(Continued from Part 2. This concludes the article.)
The EU database listing for Salix states as a fungicide it is useful against leaf fungus and powdery mildews[EU]. The recipe for making a Salix solution: “30 L of natural or rain water is brought to simmering in a stainless steel tank with cover, at 80°C infuse 200 g of Salix spp cortex for 2 hours. After cooling down, and filtration with a stainless steel sieve, adjust pH to 6.2 and proceed the dilution by 3 with water. Use within 24 hours to avoid bacterial contamination [EU].” Some recipes refer to the “aerial” part of the plant, this recipe to the “cortex”. In practice, one might just get some pencil size or smaller shoots from a willow tree and chop them up to fit inside where you are performing the extraction. However, never having tried this willow concoction before, a reputable recipe is cited. I have heard from a friend who went to school for botany that in the greenhouses on campus they would place cuttings in buckets along with cuttings of willow branches to enhance the rooting of the cuttings, albeit that was second-hand information. If you do make a Salix based fungicide/rooting solution, I would apply it to the girdling and bud incision wounds via soaking a towel in the solution and tying it to the wounded twig for a few hours, and then use the same solution to wet the soil in the air layering packet.
How to air layer: Cover the incision with moist soil and protect from the elements.
This is the fun part of air layering, where you get to use your imagination and materials on hand to keep freshly wounded twig covered in soil and moist. But before we get to the covering, lets discuss the soil. The most common soil used for air layering (and what I use) is peat (i.e., sphagnum) moss. Peat moss is ideal because it is naturally anti-fungal, and if you buy it wrapped in plastic it is going to contain very little fungal spores, once wet it will hold water. It also provides a “light” growing medium for the roots. Whatever soil you choose, you want a soil that will not promote fungal/bacteria growth (so don’t use your compost) and that is “light” (so don’t use soils with a high clay content).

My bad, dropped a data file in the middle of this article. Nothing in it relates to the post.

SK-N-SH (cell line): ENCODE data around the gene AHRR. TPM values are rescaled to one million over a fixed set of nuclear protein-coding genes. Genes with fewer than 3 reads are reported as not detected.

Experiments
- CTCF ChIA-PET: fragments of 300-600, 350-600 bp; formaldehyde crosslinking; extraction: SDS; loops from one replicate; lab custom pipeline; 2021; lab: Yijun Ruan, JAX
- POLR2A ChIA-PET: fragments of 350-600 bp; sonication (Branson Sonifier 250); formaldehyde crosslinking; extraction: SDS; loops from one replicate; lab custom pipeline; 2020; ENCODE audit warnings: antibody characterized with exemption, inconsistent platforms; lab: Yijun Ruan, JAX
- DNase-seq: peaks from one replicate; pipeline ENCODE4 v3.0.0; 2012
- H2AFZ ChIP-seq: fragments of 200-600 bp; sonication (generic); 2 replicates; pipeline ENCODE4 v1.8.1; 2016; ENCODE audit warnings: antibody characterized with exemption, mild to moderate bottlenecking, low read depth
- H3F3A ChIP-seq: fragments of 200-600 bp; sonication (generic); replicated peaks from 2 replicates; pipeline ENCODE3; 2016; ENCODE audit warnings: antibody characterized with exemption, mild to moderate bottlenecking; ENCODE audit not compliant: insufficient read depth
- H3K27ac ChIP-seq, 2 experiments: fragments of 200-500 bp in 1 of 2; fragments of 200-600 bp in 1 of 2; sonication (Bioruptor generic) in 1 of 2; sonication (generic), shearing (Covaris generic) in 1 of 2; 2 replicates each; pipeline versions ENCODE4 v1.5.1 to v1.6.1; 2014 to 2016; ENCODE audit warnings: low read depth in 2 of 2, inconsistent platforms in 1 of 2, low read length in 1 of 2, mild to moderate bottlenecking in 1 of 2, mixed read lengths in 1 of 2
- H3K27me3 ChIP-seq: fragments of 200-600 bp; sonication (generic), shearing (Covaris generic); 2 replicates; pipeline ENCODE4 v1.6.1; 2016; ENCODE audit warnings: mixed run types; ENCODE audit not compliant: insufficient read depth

If you have a freshly opened bag of potting mix or peat moss, you should be fine regarding sterility. But for any garden soil or bags of potting mix or peat moss that has been open for weeks, you can heat treat them to sterilize them. Heating up to the boiling temperature of water (212 degree F) will kill basically all organisms and viruses that could negatively affect your air layering. There are numerous methods online describing how to get soil up to this temperature, everything from solar to steam canning equipment. We only need small volumes of soil (like a handful per air layering) so if you have a wood stove and just put some wet soil into a clay pot on top of your wood stove for the day, you are going to be fine. Use wet soil so as it heats up, it will make steam which will permeate through the pot (and make your house smell very earthy).
The moisture level needed for air layering is moist, not wet. For peat moss, I just take a potting jar with holes at the bottom, fill it with peat moss, and water it until water comes out the bottom. You may need to slowly pour the water in until the peat moss becomes hygroscopic and “sucks” the water up. After you pour in the water, the peat moss will be too wet to use. So as you need it, just grab it out of the pot and squeeze it in your palm as hard as you can, driving excess water out.
The volume of soil needed for the air layer should be roughly the amount you can hold in one hand. You just need about 1 inch of soil around the girdle and bud incision. The internet is rife with tutorials claiming you can just take damp peat moss and squeeze it onto a twig and it will stay there while you wrap it… I’ve never had such luck. Since we need to keep the soil moist, but not wet, we need to keep moisture in and also rain out. This is the fun part of air layering: coming up with a protective covering. Professionals wrap their air layerings with polyethylene wraps. So when you read online that air layering was revolutionized by polyethylene… they are basically just saying people wrapped the soil to the tree with common kitchen plastic wrap!
I like to get a piece of kitchen wrap long enough to wrap around my hand three times. I put the wrap over one of my hands, and then place a handful of peat moss onto the wrap. Then I take my hand and press the peat moss and wrap to the wounded twig, forcing the twig into the peat moss. Then I wrap the kitchen wrap around the mass of peat moss roughly three times. The clear plastic kitchen wrap will stick to itself producing a little “cocoon”. You want to make sure to wrap the ends tightly, to keep rain out (you don’t want the air layering soil packet to become waterlogged) and moisture in (the moist peat moss post being “squeezed dry” provides sufficient moisture that you don’t want to lose).
Many people then tie the ends with tape (e.g., electrical tape) or zip ties. I don’t do this. I follow the kitchen wrap with aluminum foil. The aluminum foil protects the soil packet from direct sunlight, which can be harmful to the roots. This is recommended for any air layering done in the sun. Since we are working on trees that grow outside, it is a safe bet all your air layering locations will receive direct sunlight (or else the tree won’t be growing at that location). I find the mechanical strength of three wrappings of aluminum foil good enough to keep the soil packet held together.